You’ll want to look for at least one of two well known accrediting bodies for medical billing and coding education, Commission of Accreditation for Health Informatics and Information Management Education (CAHIIM) and American Academy of Professional Coders (AAPC). The accreditation will ensure that the school and program follow the guidelines and quality for the training provided thus ensuring that you acquire the skills needed for a job and do not lose your money by attending the program. CAHIIM has a directory of accredited medical billing and coding schools on their website that can help you to find the schools with accreditation near you.
This is pretty brass-tacks stuff, but always consider the cost of the program. The cost varies depending on the program and the school from anywhere from $3500 to $30000. While the number of years and quality of education increases with the cost, that could not be always the case. It may be beneficial to consider a public school or university than a private institution for lesser costs.
In the long run, a program will pay for itself if it is truly preparing you for your job. Make sure that the cost justifies your expectations of what you’ll get from the program and the salary that you would be paid. If those two things match, go ahead and do it!
Even if the cost seems high, most programs will have some sort of financial aid such as federal aid, loan, or scholarships. Financial aid can help you afford the medical coding and billing programs cost. Accredited degree programs in medical coding and billing will qualify students for federal student aid. Professional organizations also provide financial resources for medical coding and billing majors. The AHIMA Foundation sponsors over 50 Merit Scholarships ranging from $1,000 to $2,500 each summer. HIMSS Foundation is another non-profit organisation that provides scholarships to students from healthcare IT related programs.
In addition, the school that you are joining can provide scholarships for students based on different criteria. You may have to enquire with the school to know more about them and how to apply for them.
Okay this is less cut-and-dry, but it’s one of the most vital parts of the process. Schools and programs aren’t just about showing up and getting the knowledge. They should also be a helpful as a stepping stone into a real job. Before enrolling, look into what sort of career-matching services the program or the school will provide you. Check if the program connects with any local employers for jobs. When talking to the faculty or administrators, ask how many graduates are successfully employed and if graduates transition from the program into jobs immediately.
Best Coding & Billing Schools
To help you get an idea of what a great HVAC program looks like I’ll break down 3 of the best HVAC schools in the US. If you’re lucky enough to live near these schools (or want to move), really consider these programs.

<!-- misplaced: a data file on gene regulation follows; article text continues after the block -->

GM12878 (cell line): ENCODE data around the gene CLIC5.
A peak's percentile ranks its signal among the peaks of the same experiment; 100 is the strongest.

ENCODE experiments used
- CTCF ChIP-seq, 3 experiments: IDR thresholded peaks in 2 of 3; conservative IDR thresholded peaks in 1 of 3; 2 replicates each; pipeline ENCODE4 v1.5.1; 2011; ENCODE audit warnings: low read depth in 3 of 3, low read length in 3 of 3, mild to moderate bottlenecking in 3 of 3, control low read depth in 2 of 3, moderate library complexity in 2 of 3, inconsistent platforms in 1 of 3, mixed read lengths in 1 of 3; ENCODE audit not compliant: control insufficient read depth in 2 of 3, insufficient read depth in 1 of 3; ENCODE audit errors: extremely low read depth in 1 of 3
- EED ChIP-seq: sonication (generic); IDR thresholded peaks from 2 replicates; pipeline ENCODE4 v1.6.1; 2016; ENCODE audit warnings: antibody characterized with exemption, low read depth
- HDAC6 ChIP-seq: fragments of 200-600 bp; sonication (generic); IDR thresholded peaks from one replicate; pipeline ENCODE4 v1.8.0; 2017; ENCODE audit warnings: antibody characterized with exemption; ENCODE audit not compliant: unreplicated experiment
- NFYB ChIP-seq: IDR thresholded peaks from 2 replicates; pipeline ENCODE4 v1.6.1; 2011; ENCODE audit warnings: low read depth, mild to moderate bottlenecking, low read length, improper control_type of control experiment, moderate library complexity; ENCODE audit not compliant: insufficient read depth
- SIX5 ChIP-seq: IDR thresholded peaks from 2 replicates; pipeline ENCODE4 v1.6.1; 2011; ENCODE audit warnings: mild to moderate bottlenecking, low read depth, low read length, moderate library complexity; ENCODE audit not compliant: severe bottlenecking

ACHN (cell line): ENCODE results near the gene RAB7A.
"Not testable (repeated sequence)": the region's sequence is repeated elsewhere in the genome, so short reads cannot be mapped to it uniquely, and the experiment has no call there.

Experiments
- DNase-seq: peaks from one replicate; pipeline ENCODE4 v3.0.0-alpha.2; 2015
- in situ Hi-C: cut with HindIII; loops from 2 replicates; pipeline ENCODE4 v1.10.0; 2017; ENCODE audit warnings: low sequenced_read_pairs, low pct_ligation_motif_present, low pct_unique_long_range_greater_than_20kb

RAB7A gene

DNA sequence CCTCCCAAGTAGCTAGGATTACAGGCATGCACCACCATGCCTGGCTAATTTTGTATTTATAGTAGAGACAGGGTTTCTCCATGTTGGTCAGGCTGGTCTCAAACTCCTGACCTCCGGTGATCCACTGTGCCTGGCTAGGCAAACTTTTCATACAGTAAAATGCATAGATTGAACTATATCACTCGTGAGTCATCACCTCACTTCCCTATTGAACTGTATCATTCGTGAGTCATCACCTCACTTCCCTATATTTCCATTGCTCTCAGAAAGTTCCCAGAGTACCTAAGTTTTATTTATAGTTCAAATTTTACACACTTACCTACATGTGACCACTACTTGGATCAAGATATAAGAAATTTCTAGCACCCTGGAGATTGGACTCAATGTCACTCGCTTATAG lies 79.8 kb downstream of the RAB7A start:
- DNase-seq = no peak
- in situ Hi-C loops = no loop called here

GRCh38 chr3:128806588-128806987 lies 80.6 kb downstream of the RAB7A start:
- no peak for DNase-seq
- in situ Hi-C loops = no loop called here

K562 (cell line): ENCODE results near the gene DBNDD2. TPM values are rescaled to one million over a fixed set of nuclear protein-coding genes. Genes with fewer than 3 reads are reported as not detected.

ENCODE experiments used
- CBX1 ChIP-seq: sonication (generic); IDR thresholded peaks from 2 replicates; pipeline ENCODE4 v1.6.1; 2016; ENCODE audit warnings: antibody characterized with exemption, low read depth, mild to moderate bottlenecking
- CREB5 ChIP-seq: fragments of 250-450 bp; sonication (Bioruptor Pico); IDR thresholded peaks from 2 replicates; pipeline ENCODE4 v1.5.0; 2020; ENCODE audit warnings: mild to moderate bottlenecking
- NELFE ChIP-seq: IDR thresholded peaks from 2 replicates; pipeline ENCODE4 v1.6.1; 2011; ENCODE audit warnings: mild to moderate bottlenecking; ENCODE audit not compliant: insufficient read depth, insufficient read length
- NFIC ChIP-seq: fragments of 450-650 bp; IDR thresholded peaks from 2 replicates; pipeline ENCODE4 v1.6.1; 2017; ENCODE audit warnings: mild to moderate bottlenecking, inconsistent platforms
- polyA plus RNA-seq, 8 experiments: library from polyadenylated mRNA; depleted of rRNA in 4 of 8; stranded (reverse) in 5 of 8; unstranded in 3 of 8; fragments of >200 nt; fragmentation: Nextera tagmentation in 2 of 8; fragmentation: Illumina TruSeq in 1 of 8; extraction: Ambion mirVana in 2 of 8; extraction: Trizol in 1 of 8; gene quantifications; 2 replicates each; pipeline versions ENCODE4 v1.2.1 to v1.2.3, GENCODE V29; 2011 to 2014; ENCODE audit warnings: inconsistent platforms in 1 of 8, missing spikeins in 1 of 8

They offer some of the best hands-on classroom experiences and talented faculty. If these schools are too far, think of them as a template for how schools closer to home might fit your needs.
IUN offers a two year associate degree program for anyone new to the medical coding or billing which is a very long-standing and highly regarded program for over 40 years. The first year could be completed on part time basis and second year on full time basis. The program includes courses on Human Anatomy and Physiology, Medical Terminology, Health Record Law, Coding and Classification Systems and Reimbursement Principles in Health Care in the two year curriculum.Students also receive experience using the Virtual Lab of the HIM profession offered by the American Health Information Management Association (AHIMA).
IUN’s program is accredited by Commission on Accreditation for Health Informatics and Information Management Education (CAHIIM). The program costs $7,000 per year for students from within IN and $20,000 for out-of-state students .
IUN also offers Bachelor of Science program in Health Information administration for further specialisation. The university also has a near 100% pass rate for its students appearing for the RHIA certification exam. IUN is a great choice for anyone looking for a program that gives you all the skills needed to be a medical coding professional but with a much lesser cost compared to many programs.
Department of HIM at School of Health and Rehabilitation Services (SHRS) offers a two year BS degree during fall. The course requires 60 credits in general education courses to begin the program and 123 credits to graduate. The courses include Anatomy, Physiology, Medical Terminology, Database Management and Analytics, and Epidemiology. The program also provides four Clinical Education internships that provide students with practical experiences by working in healthcare clinics.
The estimated cost of the two-year program for tuition and fees for a Pennsylvania resident student is $27,000 per year and $44,000 for out-of-state students before any financial aid. This also does not include room & board fees or supply costs. Apart from the scholarships from AHIMA Foundation and HIMSS Foundation, the students can also apply for scholarships from Pennsylvania Health Information Management Association (PHIMA). There are also many school provided scholarships that are available to deserving students.
SHRS also offers two Masters programs in Health Care Supervision & Management and Health Information Systems respectively.
Whether you’ve got years under your belt already, or you’re just starting in one of the fastest-growing industries in the country, you can identify the best road for your needs from these degree programs.